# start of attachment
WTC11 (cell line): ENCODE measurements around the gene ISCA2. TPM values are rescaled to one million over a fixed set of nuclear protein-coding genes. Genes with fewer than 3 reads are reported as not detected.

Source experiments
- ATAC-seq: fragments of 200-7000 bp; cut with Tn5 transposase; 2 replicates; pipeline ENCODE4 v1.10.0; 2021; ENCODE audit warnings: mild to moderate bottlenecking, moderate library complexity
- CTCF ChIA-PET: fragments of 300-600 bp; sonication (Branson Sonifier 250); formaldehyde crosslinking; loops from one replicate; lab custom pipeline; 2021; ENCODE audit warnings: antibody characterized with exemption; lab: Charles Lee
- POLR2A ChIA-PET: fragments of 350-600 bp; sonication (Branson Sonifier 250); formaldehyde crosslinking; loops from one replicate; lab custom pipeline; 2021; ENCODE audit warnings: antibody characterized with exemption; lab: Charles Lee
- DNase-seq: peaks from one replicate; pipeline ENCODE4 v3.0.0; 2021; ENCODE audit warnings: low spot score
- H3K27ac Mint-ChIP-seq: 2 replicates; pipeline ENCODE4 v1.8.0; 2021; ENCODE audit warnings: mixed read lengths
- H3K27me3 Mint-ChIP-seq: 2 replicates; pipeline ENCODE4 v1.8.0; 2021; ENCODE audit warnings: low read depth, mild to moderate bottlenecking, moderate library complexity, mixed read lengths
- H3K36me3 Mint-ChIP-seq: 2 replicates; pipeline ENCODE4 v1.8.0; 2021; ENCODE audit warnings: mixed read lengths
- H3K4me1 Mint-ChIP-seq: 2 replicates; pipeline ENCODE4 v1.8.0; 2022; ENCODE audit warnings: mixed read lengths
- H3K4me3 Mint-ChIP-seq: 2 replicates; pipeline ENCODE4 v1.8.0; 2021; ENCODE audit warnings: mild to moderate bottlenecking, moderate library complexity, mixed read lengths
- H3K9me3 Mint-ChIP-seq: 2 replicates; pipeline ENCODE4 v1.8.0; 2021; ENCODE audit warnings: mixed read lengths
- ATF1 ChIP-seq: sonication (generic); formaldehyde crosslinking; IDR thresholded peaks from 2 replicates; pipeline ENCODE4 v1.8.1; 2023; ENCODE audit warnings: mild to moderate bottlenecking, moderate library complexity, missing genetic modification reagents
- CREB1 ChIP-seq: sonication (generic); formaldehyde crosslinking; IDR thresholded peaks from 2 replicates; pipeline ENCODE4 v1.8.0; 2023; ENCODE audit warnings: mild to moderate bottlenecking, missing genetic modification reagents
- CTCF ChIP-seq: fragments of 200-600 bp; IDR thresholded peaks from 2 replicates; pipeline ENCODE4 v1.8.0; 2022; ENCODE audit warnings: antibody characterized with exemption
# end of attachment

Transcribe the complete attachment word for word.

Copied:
WTC11 (cell line): ENCODE measurements around the gene ISCA2. TPM values are rescaled to one million over a fixed set of nuclear protein-coding genes. Genes with fewer than 3 reads are reported as not detected.

Source experiments
- ATAC-seq: fragments of 200-7000 bp; cut with Tn5 transposase; 2 replicates; pipeline ENCODE4 v1.10.0; 2021; ENCODE audit warnings: mild to moderate bottlenecking, moderate library complexity
- CTCF ChIA-PET: fragments of 300-600 bp; sonication (Branson Sonifier 250); formaldehyde crosslinking; loops from one replicate; lab custom pipeline; 2021; ENCODE audit warnings: antibody characterized with exemption; lab: Charles Lee
- POLR2A ChIA-PET: fragments of 350-600 bp; sonication (Branson Sonifier 250); formaldehyde crosslinking; loops from one replicate; lab custom pipeline; 2021; ENCODE audit warnings: antibody characterized with exemption; lab: Charles Lee
- DNase-seq: peaks from one replicate; pipeline ENCODE4 v3.0.0; 2021; ENCODE audit warnings: low spot score
- H3K27ac Mint-ChIP-seq: 2 replicates; pipeline ENCODE4 v1.8.0; 2021; ENCODE audit warnings: mixed read lengths
- H3K27me3 Mint-ChIP-seq: 2 replicates; pipeline ENCODE4 v1.8.0; 2021; ENCODE audit warnings: low read depth, mild to moderate bottlenecking, moderate library complexity, mixed read lengths
- H3K36me3 Mint-ChIP-seq: 2 replicates; pipeline ENCODE4 v1.8.0; 2021; ENCODE audit warnings: mixed read lengths
- H3K4me1 Mint-ChIP-seq: 2 replicates; pipeline ENCODE4 v1.8.0; 2022; ENCODE audit warnings: mixed read lengths
- H3K4me3 Mint-ChIP-seq: 2 replicates; pipeline ENCODE4 v1.8.0; 2021; ENCODE audit warnings: mild to moderate bottlenecking, moderate library complexity, mixed read lengths
- H3K9me3 Mint-ChIP-seq: 2 replicates; pipeline ENCODE4 v1.8.0; 2021; ENCODE audit warnings: mixed read lengths
- ATF1 ChIP-seq: sonication (generic); formaldehyde crosslinking; IDR thresholded peaks from 2 replicates; pipeline ENCODE4 v1.8.1; 2023; ENCODE audit warnings: mild to moderate bottlenecking, moderate library complexity, missing genetic modification reagents
- CREB1 ChIP-seq: sonication (generic); formaldehyde crosslinking; IDR thresholded peaks from 2 replicates; pipeline ENCODE4 v1.8.0; 2023; ENCODE audit warnings: mild to moderate bottlenecking, missing genetic modification reagents
- CTCF ChIP-seq: fragments of 200-600 bp; IDR thresholded peaks from 2 replicates; pipeline ENCODE4 v1.8.0; 2022; ENCODE audit warnings: antibody characterized with exemption